The most reliable question that pops up at Yahoo events is, “What is Yahoo?” The Web 2.0 Summit in San Francisco today was no exception, where interviewer John Battelle posed that question to Yahoo chief executive Carol Bartz.
Bartz replied that Yahoo is actually “a very simple story” that can be boiled down to five areas — “content, communications, media, technology, innovation.”
To be honest, when I first heard that, I thought it was little more than a collection of buzzwords. But Bartz pointed out that her answer leaves out some areas where Yahoo has unsuccessfully tried compete in the past — most obviously search, where Yahoo essentially sold off its technological infrastructure and traffic to Microsoft.
At the same time, it’s worth noting that Yahoo is putting a bigger emphasis on its technology side recently. For example, at a press conference in September, a Yahoo executive said the company isn’t just a media organization, but rather an “amazing technology company in the media business.” Bartz acknowledged that when you look at any individual Yahoo website, it may seem like “anybody could put that page together,” but she said there’s a lot of technological sophistication in mixing automation and human curation to select the content on that page. Plus, it takes some pretty serious technology to serve 18 billion ads per day.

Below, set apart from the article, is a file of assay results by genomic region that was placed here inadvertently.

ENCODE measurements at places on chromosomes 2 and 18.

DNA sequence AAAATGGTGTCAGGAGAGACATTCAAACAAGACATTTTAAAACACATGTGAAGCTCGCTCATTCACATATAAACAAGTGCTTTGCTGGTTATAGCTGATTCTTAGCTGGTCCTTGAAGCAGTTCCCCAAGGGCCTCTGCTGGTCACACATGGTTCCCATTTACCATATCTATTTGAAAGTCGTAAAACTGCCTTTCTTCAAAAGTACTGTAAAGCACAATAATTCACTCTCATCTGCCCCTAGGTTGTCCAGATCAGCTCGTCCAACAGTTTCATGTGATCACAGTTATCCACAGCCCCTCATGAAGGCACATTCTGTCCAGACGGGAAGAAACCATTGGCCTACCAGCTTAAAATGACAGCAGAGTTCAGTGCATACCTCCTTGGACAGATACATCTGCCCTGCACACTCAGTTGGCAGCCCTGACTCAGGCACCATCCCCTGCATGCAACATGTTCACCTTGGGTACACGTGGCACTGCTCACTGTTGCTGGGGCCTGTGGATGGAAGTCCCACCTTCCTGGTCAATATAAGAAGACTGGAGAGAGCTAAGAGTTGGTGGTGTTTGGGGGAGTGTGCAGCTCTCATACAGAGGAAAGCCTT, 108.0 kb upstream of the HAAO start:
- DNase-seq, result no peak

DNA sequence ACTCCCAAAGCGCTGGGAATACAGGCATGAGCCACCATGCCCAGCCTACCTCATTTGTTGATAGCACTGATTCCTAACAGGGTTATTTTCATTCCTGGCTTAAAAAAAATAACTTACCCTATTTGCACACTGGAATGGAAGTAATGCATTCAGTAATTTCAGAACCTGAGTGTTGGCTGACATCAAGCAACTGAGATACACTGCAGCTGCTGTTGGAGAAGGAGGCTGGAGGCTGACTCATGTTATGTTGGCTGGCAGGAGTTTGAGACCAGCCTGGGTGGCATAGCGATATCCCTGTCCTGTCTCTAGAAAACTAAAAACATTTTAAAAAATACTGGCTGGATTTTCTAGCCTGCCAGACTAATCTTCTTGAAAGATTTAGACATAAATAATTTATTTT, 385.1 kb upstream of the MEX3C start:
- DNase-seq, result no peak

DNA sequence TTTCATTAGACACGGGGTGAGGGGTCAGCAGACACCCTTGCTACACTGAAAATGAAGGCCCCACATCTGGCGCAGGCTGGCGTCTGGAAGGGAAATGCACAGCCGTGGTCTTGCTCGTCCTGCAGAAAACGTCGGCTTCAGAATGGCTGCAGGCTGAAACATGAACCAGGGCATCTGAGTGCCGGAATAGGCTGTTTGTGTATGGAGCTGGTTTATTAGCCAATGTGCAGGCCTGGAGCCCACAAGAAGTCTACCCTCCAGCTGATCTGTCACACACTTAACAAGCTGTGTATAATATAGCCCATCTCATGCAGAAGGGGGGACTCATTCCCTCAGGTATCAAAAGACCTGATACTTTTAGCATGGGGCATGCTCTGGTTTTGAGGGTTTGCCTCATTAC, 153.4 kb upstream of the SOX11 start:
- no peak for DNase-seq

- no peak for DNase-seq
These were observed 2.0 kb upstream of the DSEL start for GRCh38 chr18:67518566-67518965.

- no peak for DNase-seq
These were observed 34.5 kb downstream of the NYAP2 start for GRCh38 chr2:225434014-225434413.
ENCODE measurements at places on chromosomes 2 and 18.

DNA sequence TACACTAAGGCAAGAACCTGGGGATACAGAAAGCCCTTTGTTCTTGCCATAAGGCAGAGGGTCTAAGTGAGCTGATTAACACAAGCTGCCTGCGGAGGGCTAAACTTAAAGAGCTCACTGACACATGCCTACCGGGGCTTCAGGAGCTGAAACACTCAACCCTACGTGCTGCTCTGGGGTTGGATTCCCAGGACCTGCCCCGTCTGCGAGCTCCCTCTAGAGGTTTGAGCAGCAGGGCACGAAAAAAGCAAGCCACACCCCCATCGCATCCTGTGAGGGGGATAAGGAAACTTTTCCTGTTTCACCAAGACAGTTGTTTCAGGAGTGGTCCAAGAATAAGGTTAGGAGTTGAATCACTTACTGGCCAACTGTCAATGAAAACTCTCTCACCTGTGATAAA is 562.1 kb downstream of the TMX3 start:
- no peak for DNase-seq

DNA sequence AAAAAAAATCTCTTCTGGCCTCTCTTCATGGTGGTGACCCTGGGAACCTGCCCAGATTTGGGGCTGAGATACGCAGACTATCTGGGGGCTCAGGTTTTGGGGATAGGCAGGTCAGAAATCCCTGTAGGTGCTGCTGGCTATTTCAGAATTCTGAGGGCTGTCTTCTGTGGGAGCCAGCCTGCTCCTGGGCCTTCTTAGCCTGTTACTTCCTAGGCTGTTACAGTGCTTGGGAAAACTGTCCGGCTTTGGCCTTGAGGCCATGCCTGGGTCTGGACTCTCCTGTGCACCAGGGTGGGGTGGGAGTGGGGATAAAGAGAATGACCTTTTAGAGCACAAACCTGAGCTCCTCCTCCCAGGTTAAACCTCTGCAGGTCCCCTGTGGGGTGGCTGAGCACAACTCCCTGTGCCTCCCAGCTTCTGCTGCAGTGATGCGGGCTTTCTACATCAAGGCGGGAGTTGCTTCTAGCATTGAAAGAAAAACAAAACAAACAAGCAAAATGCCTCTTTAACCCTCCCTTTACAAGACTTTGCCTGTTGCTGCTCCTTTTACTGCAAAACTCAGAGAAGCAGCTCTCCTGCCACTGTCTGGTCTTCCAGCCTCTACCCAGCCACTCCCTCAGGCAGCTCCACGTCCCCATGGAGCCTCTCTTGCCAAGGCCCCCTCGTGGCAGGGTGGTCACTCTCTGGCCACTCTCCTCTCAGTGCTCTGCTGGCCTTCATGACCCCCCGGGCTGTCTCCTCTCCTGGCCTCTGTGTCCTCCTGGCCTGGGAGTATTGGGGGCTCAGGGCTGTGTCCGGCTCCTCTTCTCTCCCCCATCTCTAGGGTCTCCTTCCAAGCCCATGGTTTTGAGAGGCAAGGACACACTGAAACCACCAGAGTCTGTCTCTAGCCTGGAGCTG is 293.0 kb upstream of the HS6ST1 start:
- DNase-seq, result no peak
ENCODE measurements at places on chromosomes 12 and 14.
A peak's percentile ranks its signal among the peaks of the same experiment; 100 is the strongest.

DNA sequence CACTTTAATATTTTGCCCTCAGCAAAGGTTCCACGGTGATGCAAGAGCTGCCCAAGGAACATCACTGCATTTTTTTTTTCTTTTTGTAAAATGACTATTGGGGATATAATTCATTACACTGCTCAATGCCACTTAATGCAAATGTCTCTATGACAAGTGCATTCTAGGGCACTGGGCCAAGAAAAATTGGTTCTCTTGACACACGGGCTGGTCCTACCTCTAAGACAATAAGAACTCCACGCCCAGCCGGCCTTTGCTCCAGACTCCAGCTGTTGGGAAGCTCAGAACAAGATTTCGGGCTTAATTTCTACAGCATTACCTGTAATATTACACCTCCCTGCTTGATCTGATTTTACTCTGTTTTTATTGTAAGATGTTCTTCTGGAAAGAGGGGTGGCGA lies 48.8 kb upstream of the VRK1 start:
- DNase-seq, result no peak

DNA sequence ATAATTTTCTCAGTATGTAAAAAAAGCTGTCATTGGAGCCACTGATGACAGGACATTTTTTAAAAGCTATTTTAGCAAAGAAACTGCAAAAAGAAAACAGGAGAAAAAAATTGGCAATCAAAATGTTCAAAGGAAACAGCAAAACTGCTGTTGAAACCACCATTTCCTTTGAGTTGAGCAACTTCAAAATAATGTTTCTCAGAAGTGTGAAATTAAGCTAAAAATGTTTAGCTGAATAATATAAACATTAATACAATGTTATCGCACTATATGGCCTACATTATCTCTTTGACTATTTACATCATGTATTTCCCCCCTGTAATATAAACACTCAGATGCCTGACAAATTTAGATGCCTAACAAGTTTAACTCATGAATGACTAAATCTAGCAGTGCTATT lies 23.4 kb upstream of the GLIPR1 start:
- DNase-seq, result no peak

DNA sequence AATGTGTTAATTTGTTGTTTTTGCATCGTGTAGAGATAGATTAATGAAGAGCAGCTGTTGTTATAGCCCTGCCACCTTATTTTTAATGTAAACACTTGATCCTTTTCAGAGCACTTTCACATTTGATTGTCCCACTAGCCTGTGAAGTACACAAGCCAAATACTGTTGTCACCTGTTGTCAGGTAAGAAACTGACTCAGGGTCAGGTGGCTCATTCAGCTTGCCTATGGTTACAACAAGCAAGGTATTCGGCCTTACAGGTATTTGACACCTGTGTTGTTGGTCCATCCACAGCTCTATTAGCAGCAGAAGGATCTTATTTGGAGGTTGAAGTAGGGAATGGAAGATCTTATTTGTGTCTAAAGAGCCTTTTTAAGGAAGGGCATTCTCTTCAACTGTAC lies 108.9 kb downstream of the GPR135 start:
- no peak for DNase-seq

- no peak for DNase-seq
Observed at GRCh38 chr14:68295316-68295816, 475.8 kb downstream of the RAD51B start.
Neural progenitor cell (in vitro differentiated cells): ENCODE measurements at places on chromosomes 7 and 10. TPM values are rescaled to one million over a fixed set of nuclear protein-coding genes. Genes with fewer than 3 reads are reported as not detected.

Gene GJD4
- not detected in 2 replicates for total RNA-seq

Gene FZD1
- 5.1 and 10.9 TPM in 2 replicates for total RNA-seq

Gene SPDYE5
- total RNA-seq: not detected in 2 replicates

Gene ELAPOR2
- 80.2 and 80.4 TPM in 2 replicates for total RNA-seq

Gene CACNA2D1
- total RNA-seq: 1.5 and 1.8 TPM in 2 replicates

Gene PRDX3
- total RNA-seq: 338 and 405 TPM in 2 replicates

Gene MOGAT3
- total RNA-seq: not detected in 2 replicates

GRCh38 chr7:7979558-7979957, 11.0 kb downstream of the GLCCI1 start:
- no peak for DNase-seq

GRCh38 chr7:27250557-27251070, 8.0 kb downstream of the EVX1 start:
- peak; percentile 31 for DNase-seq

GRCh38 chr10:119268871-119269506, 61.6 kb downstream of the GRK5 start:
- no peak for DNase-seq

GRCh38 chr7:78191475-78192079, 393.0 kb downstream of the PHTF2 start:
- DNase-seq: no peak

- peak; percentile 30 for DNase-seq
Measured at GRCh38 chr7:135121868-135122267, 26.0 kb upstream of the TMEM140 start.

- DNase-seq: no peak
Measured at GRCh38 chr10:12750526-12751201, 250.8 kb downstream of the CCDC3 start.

Bartz also criticized the question, she called a “trick question” used to suggest that Yahoo executives don’t understand what the company’s core identity. Outside of Silicon Valley and New York, most users know exactly what Yahoo is, she argued.
“I’m never asked that outside of the country or in Iowa,” Bartz said.
Battelle also asked Bartz whether Yahoo is considering a private equity buyout to leave the public market. Bartz responded, “I love being a public company CEO,” then when Battelle pointed out that she hadn’t answered the question, she added, “Oh, I forgot that was the question” and declined to say anything further.
Another hallmark of Yahoo press events, at least with Bartz, is profanity, but today I didn’t count a single “damn”, much less an f-bomb. It’s not clear if that was a deliberate change or if Bartz was just feeling less combative, but it was a surprise.
[photo by Dean Takahashi]